As aging progresses the epithelial surface is less able to perform its various jobs, the haziness becomes more intense and we then classify (there are several methods of classification) the lens as having a cataract. In the right patient with the right kind of lens cataract, veterinary ophthalmologists may be able to remove the lens and restore a useful level of sight.  

     There is a wide variety and degree of damage occurring when we notice a hazy eye is present.  Surely if your dog displays a sudden haziness to one or both eyes an immediate exam is obligatory!  And do not let a “full schedule” keep you from a timely office visit. 
     Case in point: glaucoma.  The only change you might notice in an eye affected by a sudden pressure increase will be a slight haziness to the cornea.  Without vigorous treatment initiated in the early stages of glaucoma permanent damage to the eye can result.  Fortunately, most veterinary clinics prioritize “eye trouble” so same day evaluation can be done. 

     Many dogs with some opacity to the lens or cornea adapt to their gradually darkening world and function very well.  But there are times when, with or without hazy eyes, dogs may lose their sight for a number of reasons unrelated to the lens or cornea.  Subtle changes in the dog’s behavior may be the only hints you have that vision is being impaired.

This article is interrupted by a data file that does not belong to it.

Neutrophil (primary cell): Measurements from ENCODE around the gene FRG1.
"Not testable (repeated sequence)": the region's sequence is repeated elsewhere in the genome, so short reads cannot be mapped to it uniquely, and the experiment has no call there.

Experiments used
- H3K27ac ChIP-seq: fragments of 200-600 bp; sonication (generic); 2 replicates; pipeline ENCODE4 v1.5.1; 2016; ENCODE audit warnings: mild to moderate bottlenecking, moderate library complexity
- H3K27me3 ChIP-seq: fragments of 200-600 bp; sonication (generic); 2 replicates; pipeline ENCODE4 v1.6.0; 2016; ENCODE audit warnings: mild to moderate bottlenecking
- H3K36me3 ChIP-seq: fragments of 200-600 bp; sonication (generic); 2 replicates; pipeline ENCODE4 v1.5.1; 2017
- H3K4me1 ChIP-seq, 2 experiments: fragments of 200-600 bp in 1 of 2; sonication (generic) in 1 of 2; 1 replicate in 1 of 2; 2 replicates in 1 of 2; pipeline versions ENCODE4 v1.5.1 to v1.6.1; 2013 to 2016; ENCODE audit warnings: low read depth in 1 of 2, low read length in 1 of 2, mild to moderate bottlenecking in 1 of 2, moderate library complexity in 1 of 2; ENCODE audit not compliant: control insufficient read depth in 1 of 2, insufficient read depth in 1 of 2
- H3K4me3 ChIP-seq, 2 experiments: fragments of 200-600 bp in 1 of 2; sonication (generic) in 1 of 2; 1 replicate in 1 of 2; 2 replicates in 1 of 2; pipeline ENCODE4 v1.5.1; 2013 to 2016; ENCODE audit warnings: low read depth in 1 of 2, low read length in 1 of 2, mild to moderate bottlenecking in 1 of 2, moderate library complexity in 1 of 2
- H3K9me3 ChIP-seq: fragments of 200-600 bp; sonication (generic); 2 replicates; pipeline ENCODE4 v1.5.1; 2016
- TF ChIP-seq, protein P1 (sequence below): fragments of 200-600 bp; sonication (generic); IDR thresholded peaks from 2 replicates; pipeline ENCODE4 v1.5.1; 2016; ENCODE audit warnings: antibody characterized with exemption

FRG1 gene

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Be suspicious of any of the following behavioral changes in your dog because they could be our only hints that the dog is losing his vision:

  Sleeping more than usual and taking less interest in activities.
  Acting tentative about going up or down stairs...
  Reluctance to jump off the bed or couch…
  Not seeing or alerting at the squirrels and chippies on the lawn…
  Taking an unusually long time to visually recognize you…
  High-stepping with front legs…
  Acting insecure, more clingy, always at your feet…

     The few paragraphs about hazy eye issues presented here only begin to describe the disorders of the cornea, lens and aqueous humor that create a hazy appearance to the eyes of a dog or cat. It is up to you to assume the worst if you see any changes in the normal appearance or function of your dog’s eyes.  After a thorough physical exam and possibly some blood and urine tests your veterinarian can make a proper evaluation of the causes of the ocular changes.  Only then can you take the appropriate action to preserve your pet’s vision.